We don’t like to mock clueless progressives here at The Meninisms, especially when they get killed… but sometimes… these stories just write themselves. Meet Jay and Lauren. A couple Vegan and Vegetarian progressives who were fed up with work and decided to go look at some sunsets. The couple quit their jobs to see the world and for some reason thought it was a splendid idea to go bike riding in the terrorist-ridden country of Tajikistan.
They set out to prove that “Evil is a make-believe concept we’ve invented to deal with the complexities of fellow humans”, and were promptly mowed down by evil humans. 5 of those evil humans then jumped out of their car and stabbed them to death. Nobody deserves this fate. Our advice: don’t go bike riding near muslim terrorists. You’d think this is obvious advice, but to the clueless progressives in 2018… let this be a reminder of the evils that DO EXIST in the world today.
FULL STORY VIA Pluralist.com:
Austin and Geoghegan were riding their bikes in the country on July 29 when they were rammed by a car, according to CBS News. Five men got out of the car and stabbed them to death along with two other cyclists, one from Switzerland and the other from the Netherlands.
Two days later, ISIS released a video showing the same men sitting in front of the black ISIS flag. They looked at the camera and vowed to kill “disbelievers,” according to The New York Times.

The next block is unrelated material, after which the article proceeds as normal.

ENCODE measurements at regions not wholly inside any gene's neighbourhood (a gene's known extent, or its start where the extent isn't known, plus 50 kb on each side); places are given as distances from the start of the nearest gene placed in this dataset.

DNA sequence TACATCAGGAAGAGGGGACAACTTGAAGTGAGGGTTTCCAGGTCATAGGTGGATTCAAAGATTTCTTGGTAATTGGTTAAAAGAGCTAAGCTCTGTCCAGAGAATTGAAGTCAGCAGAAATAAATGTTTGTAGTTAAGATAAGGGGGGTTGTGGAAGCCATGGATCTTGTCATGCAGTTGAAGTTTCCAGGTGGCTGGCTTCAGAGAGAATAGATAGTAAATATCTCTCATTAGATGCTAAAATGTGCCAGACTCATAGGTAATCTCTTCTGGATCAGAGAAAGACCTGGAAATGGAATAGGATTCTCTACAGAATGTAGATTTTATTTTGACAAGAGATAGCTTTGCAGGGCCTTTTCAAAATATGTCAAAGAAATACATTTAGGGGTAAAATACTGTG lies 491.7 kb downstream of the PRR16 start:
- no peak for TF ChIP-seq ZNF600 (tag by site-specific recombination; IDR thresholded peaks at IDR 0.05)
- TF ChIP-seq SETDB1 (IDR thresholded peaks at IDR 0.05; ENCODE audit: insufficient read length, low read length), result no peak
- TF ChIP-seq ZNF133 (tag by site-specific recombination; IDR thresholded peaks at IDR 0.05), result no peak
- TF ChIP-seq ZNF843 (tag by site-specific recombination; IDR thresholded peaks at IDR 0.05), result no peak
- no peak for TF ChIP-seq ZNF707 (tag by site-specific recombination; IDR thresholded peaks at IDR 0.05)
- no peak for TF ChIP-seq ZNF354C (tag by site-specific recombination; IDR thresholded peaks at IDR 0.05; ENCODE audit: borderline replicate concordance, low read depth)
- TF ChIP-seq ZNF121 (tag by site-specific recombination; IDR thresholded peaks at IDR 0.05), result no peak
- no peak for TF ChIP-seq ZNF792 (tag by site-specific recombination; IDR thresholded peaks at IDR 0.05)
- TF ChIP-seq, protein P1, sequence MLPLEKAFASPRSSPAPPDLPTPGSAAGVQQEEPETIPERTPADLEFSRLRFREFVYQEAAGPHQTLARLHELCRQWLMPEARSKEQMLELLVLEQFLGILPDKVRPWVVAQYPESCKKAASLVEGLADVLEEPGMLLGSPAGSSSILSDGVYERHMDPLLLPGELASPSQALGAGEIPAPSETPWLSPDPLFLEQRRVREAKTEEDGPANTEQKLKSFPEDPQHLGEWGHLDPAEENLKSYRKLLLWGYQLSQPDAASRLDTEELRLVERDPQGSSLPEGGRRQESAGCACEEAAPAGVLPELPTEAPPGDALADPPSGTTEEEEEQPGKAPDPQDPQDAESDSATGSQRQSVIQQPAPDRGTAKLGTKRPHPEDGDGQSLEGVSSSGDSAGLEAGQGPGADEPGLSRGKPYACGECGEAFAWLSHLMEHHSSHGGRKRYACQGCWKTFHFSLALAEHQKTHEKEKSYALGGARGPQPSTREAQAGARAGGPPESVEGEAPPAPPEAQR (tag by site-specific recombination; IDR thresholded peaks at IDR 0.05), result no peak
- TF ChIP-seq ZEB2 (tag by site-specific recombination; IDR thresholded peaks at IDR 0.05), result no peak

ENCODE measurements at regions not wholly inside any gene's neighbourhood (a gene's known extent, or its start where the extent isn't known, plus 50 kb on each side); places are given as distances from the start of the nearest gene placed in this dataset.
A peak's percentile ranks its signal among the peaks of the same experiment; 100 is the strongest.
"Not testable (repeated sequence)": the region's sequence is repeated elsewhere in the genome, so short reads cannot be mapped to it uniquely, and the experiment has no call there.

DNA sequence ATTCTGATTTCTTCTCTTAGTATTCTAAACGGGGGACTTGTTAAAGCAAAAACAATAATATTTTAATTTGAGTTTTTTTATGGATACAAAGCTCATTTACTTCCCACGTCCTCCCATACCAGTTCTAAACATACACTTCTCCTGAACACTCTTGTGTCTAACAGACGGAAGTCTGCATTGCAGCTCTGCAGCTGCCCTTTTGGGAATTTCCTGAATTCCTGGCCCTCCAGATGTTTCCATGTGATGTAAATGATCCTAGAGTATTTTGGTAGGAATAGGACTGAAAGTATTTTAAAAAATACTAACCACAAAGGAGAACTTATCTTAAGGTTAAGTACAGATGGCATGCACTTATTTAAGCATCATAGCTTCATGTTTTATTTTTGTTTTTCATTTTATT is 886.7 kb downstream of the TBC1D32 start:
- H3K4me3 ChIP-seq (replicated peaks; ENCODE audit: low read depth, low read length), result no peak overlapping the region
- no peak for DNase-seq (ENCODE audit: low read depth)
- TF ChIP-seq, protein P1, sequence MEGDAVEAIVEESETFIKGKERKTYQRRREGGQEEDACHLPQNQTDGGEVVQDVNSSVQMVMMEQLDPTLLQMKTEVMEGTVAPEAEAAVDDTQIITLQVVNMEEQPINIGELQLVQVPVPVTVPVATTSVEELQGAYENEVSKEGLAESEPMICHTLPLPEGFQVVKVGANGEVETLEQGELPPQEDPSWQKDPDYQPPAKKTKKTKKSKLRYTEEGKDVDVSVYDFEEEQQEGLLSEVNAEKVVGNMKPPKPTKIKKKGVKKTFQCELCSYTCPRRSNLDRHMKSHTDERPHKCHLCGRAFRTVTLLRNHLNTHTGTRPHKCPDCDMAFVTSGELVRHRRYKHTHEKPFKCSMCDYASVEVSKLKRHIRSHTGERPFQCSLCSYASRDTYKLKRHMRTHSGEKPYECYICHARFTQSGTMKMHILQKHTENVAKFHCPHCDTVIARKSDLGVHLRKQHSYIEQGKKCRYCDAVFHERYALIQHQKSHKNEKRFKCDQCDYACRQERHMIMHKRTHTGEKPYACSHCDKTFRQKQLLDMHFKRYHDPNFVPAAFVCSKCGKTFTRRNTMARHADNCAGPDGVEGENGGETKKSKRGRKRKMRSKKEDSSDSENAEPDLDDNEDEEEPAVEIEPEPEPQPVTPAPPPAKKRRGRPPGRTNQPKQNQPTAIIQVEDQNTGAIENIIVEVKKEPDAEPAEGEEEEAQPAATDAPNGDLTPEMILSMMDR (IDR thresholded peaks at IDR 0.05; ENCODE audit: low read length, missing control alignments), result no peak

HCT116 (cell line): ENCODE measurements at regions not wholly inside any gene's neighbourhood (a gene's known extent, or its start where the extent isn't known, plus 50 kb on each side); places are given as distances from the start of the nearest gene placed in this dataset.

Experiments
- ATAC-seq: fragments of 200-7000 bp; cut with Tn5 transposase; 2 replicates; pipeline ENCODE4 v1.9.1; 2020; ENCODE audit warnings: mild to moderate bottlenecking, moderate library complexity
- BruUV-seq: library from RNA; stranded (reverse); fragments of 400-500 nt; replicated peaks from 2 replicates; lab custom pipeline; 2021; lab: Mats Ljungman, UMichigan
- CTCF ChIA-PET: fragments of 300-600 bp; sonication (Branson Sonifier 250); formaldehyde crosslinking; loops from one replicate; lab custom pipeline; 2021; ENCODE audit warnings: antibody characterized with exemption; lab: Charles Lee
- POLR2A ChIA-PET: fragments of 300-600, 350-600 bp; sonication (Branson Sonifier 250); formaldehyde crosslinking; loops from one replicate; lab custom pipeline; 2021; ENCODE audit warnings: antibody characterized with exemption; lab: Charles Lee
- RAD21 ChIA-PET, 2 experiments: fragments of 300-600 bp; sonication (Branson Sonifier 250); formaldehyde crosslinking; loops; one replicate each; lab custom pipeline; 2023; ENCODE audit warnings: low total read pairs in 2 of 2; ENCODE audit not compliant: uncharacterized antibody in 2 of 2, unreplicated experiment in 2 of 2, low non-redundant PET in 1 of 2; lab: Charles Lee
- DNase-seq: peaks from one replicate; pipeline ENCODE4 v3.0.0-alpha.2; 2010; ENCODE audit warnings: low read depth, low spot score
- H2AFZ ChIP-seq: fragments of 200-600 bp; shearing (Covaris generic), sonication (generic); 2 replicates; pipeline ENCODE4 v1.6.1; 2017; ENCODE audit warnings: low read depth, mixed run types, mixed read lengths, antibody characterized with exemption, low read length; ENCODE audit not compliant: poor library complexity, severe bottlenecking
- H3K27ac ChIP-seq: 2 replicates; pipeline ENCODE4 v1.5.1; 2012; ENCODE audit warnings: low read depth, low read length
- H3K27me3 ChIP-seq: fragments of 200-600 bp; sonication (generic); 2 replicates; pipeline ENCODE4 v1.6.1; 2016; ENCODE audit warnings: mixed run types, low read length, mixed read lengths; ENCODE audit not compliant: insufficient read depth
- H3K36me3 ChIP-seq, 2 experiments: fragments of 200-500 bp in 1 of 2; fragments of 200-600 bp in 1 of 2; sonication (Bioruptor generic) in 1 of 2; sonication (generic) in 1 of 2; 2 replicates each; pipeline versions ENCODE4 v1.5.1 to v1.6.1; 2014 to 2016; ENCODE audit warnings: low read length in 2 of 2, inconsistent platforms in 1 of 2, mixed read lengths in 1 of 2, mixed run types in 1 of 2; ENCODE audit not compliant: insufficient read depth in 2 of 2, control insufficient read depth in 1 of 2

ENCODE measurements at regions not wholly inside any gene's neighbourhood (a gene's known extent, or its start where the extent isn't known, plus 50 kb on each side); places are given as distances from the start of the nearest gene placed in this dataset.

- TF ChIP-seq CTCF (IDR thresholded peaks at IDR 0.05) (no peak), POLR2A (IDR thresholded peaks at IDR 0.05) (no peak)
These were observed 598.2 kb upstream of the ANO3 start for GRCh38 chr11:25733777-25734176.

Throughout the trip, the couple embraced the kindness of strangers and sought to demonstrate that people are inherently good.
“You read the papers and you’re led to believe that the world is a big, scary place,” Austin wrote. “People, the narrative goes, are not to be trusted. People are bad. People are evil.”
“I don’t buy it,” he continued. “Evil is a make-believe concept we’ve invented to deal with the complexities of fellow humans holding values and beliefs and perspectives different than our own… By and large, humans are kind. Self-interested sometimes, myopic sometimes, but kind. Generous and wonderful and kind.”
Some conservatives have framed the tragedy as a cautionary tale about not just the perils of travel but also naivete in general. In their telling, an overly generous understanding of human nature is behind much of today’s progressive movement, including calls to radically scale back immigration enforcement and policing and support for socialism.
Some liberals, for their part, might view Austin and Geoghegan as martyrs in the struggle for a better world, or simply as unfortunate.